The Lewis Concept of Acids and Bases

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The Lewis Concept of Acids and Bases

 

In 1923, the American chemist Gilbert Newton Lewis proposed generalized definitions for acids that do not restrict them to compounds containing hydrogen. Lewis defined an acid as any molecular or ionic species that contains an atom capable of sharing a pair of electrons furnished by a base. In the simplest terms, a Lewis acid is an electron acceptor.

The BrØnsted-Lowry concept is more general than the Arrhenius concept because it applies to both aqueous and non-aqueous solutions and also to reactions that occur in the absence of a solvent. Inspite of its breadth, the BrØnsted-Lowry concept is limited by its emphasis on the proton. Only compounds containing hydrogen can qualify as acids by the BrØnsted-Lowry definition.

In every instance of protolysis the BrØnsted-Lowry acid is the substance that donates the proton, whereas the Lewis acid is the proton itself. Examples:

H+ +   hydroxyl ion      (H+ is the Lewis acid)

ammonia molecule   + Ag+  +           (Ag+ is the Lewis acid)

barium floride   +        (BF3 is the Lewis acid)  

All positive ions are potential Lewis acids. Any molecule in which the central atom has an incomplete octet, e.g., BF3 or AlCl3, is a potential Lewis acid. The Lewis Concept of Bases Lewis defined a base as any molecular or ionic species that contains an atom having a pair of electrons available for sharing by an acid. In simplest terms, a Lewis base is an electron donor.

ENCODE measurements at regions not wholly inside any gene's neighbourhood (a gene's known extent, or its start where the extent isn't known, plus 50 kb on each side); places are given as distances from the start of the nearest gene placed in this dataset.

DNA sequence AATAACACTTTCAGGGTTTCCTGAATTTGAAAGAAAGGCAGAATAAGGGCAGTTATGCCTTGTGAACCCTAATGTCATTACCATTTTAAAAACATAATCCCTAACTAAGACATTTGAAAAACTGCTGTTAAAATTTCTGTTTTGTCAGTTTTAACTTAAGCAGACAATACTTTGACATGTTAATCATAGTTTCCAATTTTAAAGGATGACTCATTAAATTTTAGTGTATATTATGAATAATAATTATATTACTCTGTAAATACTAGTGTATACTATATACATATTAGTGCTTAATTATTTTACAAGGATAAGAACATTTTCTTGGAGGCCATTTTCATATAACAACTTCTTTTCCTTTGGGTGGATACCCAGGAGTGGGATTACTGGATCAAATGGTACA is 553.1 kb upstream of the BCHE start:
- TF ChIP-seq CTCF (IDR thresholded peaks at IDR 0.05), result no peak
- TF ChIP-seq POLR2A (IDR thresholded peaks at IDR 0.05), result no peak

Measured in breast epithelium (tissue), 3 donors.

All negative ions are potential Lewis bases. Any molecule in which an atom has one or two unshared pairs of electrons, example, NH3 or H2O, is a potential Lewis base.

Examples of Lewis Acid-Base Reactions

Recall: Lewis acid - electron acceptor, Lewis base - electron donor

1.  
Lewis acid
+
Lewis base
oxonium ion       +     chloride ion  

Instead of emphasizing that a proton is transferred to a water molecule, we can point to the fact that oxygen atom of the water molecule donates a pair of electrons to the proton and thereby forms a coordinate covalent bond. In each of the following examples, the BrØnsted-Lowry base donates a pair of electrons to a proton and therefore acts as a Lewis base also:

2.  
Lewis acid
+
Lewis base
       +       
3.  
Lewis acid
+
Lewis base
       +       
4.  
Lewis acid
+
Lewis base
       +       

The above examples of Lewis acid-base reactions also conform to the BrØnsted-Lowry definition for acid-base reactions. The following examples are representative of the many Lewis acid-base reactions that do not conform to the BrØnsted-Lowry definition:

1. H+ +  
Lewis acid
+
Lewis base
    
2. H+  
Lewis acid
+
Lewis base
    
3. barium floride  
Lewis acid
+
Lewis base
    
4.ammonia molecule
Lewis base
 
+ Ag+  +
Lewis acid

Lewis base
    
5.
Lewis base
 
+ Ag+  +
Lewis acid

Lewis base
    
6.
Lewis base
 
 +
Lewis acid
    

The compounds formed by the reaction of Lewis acids with Lewis bases are coordination compounds. Indeed, the fundamental acid-base reaction in the Lewis sense is the formation of a coordinate bond. Those substances that are bases in the Lewis system are also bases in the BrØnsted-Lowry system, for electron donors can share electrons with any Lewis acid, including the proton.

Related Tutorials

The Concepts of Acids and Bases
What is Basicity of Acids
How to Determine Strength of Acids
Properties of Acids
Uses of Acids
Methods of Preparation of Acids
The BrØnsted-Lowry Concept of Acids And Bases

   

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